Glen Foerd — A Hidden Gem in the Northeast

Hidden in a residential neighborhood in the village of Torresdale in Northeast Philadelphia remains the only waterfront estate in Philadelphia open to the public: Glen Foerd. Made up of almost eighteen acres and situated on the banks of the Delaware River and Poquessing Creek, the grounds of Glen Foerd are open for the public to enjoy seven days a week from dawn to dusk. While walking along the river, listening to birds chirp and feeling the breeze on your face, you may notice a life-size statue of a black dog named Little Ugly. The strange statue was built to honor the beloved Newfoundland of Charles Macalester, the first owner of Glen Foerd. Little Ugly stands as a reminder of the home’s long and quirky history.

In 1850, businessman and broker Charles Macalester built a three-story summerhouse on his land on the banks of the Delaware River. He called the home Glengarry after his family home in Scotland. A friend and adviser to eight presidents from Andrew Jackson to Ulysses S. Grant, Macalester and his family shared their time between Washington, DC—their home there became the Russian Embassy when they sold it—and two locations in Philadelphia. The area surrounding Glengarry was a popular resort destination during the late 1800s. The Macalester family used Glengarry exclusively as a vacation home and entertained many Washington diplomats here. After Charles’s death in 1850, his daughter Eliza “Lily” Macalester Laughton maintained the residence until her death in 1891.

In 1893, Robert Foerderer purchased the estate and chose to rename it Glen Foerd, taking half of the original name Glengarry and half of his family name. In the beginning of the 20th century, the Foerderers completed massive renovations that almost doubled the size of the house. Over the course of several years, contractors added a large dining room, art gallery, kitchen, and servants’ quarters. Other additions included a grand staircase, self-playing Haskell organ, leaded glass skylights, and decorative woodwork. These details remain strikingly visible to visitors today.

Robert Foerderer became successful in the leather industry. His business, Robert H. Foerderer, Inc., was located in the Frankford section of the city. Foerderer also served as a United States Congressman and President of Keystone Telephone, Co. Unfortunately, Foerderer died in 1902 before the completion of Glen Foerd. His wife Caroline, son Percival, and daughter Florence called Glen Foerd home after Robert’s death. Percival Foerderer became president of Robert H. Foerderer, Inc. after the death of his father and moved to Bryn Mawr, PA. Both Caroline and Florence lived at Glen Foerd until their deaths in 1934 and 1972 respectively.

Caroline and Florence maintained Glen Foerd perfectly—with the help of a large staff of domestic workers. One of these workers, an African-American butler named Arthur Laws, handled the daily operations of the estate and managed the other workers for at least two decades until his death in the mid-1930s. Former employees and their families remembered both Caroline and Florence as caring and generous women.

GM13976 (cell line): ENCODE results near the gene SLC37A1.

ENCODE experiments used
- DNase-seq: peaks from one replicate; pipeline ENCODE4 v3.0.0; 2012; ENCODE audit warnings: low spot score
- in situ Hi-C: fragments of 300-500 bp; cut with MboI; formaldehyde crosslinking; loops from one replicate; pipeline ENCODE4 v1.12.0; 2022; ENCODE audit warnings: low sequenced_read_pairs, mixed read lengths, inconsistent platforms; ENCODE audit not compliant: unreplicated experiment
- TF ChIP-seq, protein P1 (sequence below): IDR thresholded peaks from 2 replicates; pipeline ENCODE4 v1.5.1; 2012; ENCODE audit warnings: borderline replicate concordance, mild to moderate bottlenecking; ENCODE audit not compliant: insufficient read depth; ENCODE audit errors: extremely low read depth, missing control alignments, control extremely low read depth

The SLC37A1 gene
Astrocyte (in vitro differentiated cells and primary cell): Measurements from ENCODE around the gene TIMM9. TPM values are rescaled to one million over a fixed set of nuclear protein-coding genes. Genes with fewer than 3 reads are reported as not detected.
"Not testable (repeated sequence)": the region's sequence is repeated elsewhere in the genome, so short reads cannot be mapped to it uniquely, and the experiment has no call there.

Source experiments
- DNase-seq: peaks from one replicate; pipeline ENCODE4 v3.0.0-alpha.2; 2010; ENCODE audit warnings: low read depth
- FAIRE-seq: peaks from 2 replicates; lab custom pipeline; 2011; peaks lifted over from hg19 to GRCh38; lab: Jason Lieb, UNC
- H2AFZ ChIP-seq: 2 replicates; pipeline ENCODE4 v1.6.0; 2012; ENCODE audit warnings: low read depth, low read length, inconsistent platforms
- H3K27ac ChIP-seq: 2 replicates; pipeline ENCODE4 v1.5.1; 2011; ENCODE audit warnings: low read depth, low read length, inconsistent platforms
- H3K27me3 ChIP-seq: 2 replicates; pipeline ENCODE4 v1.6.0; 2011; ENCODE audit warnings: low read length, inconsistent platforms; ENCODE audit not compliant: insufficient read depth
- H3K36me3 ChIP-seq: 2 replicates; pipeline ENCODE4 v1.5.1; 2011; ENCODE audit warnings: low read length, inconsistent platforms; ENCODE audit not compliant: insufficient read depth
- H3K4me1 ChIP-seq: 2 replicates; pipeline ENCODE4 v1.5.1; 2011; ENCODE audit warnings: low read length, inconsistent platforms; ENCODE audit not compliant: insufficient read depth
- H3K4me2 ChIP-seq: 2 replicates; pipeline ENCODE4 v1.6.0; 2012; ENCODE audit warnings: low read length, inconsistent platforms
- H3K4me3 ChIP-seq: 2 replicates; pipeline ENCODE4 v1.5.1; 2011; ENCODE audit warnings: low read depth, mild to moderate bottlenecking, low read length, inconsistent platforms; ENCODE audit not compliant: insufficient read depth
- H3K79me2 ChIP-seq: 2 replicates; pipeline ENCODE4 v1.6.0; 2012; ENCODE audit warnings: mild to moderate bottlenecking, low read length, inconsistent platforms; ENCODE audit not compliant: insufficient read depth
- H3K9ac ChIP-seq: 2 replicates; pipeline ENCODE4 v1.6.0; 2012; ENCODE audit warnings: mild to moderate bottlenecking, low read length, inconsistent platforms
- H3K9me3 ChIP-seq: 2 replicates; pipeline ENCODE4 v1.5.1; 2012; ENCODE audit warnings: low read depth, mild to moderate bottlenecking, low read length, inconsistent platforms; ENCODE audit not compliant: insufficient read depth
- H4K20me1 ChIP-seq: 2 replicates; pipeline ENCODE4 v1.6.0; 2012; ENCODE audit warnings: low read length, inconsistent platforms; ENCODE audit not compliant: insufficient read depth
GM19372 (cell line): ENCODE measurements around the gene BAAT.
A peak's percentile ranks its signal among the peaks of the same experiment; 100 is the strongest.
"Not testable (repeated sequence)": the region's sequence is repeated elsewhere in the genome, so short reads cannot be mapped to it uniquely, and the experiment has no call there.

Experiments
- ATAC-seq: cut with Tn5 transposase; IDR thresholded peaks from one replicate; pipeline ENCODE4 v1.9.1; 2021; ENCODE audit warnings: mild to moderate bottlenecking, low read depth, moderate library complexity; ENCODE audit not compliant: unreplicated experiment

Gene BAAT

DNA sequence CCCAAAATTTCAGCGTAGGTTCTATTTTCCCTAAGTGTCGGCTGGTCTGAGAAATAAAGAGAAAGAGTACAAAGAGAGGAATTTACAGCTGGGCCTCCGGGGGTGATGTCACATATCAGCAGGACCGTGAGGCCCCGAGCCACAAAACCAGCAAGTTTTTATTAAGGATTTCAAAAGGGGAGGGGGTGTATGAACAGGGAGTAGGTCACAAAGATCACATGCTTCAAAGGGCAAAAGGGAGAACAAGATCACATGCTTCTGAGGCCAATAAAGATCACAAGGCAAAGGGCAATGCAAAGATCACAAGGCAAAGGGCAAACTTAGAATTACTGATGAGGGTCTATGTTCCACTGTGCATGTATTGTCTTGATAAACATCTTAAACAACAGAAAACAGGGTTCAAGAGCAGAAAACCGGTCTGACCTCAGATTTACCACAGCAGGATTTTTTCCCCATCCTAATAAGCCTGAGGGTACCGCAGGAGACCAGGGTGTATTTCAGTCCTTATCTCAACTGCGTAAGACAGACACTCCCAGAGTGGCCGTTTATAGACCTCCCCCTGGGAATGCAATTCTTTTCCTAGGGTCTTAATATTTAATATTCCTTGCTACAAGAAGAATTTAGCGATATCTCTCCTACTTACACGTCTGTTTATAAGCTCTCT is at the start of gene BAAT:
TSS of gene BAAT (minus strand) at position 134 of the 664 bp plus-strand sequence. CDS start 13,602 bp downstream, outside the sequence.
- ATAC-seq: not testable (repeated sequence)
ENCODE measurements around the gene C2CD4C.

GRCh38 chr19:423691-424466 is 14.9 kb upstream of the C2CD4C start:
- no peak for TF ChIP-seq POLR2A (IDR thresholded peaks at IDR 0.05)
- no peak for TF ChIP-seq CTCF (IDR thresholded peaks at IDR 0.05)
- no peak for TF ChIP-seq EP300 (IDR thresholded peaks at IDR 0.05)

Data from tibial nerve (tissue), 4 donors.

Besides the mansion itself, the estate included impressive English-park style landscaping and magnificent rose gardens. Several structures besides the mansion existed on the estate. A gate house, carriage house and stables, water tower, Swiss chalet-style guest home, boat house, and small garden house Florence Foerderer Tonner converted to a play house for her children, are still standing today. The estate also functioned as a dairy farm, and Glen Foerd was often recognized for its award winning cattle.

Both Caroline and Florence avidly collected artwork, books, glassware, china, and antiques. At the time of Florence’s death in 1972, when she willed the mansion to the Lutheran Church, the house was crowded with valuable items. At the turn of the 2000s, much of their collection remains in the house, although because the mansion is rented for large functions such as weddings, only a fraction of the pieces are viewable to the public to ensure the safety of the collection.

In 1988, Fairmount Park Commission and Glen Foerd Conservation Corp. came into possession of Glen Foerd. Nature lovers, bird watchers, art enthusiasts and history buffs alike enjoy all Glen Foerd has to offer.


  • Collins, Herman LeRoy and Wilfred Jordan. Philadelphia, a Story of Progress. New York: Lewis Historical Publishing Co., 1941.
  • Glen Foerd. “Glen Foerd History: The Macalester Era.” Accessed 17 September 2013.
  • Historical Society of Pennsylvania. Philadelphia, Pennsylvania. Foerderer Family Papers. Collection 3102.
  • Smith, Virginia. “Visions of a revived, visible, much-visited Glen Foerd.” Philadelphia Inquirer, 17 February 2012. Accessed 17 September 2013. nists/virginia_smith/20120217_Visions_of_a_revived__visible__much-visited_Glen_Foerd.html
  • U.S. Census Records. 1930 Census.




5001 Grant Avenue, Philadelphia, PA 19114

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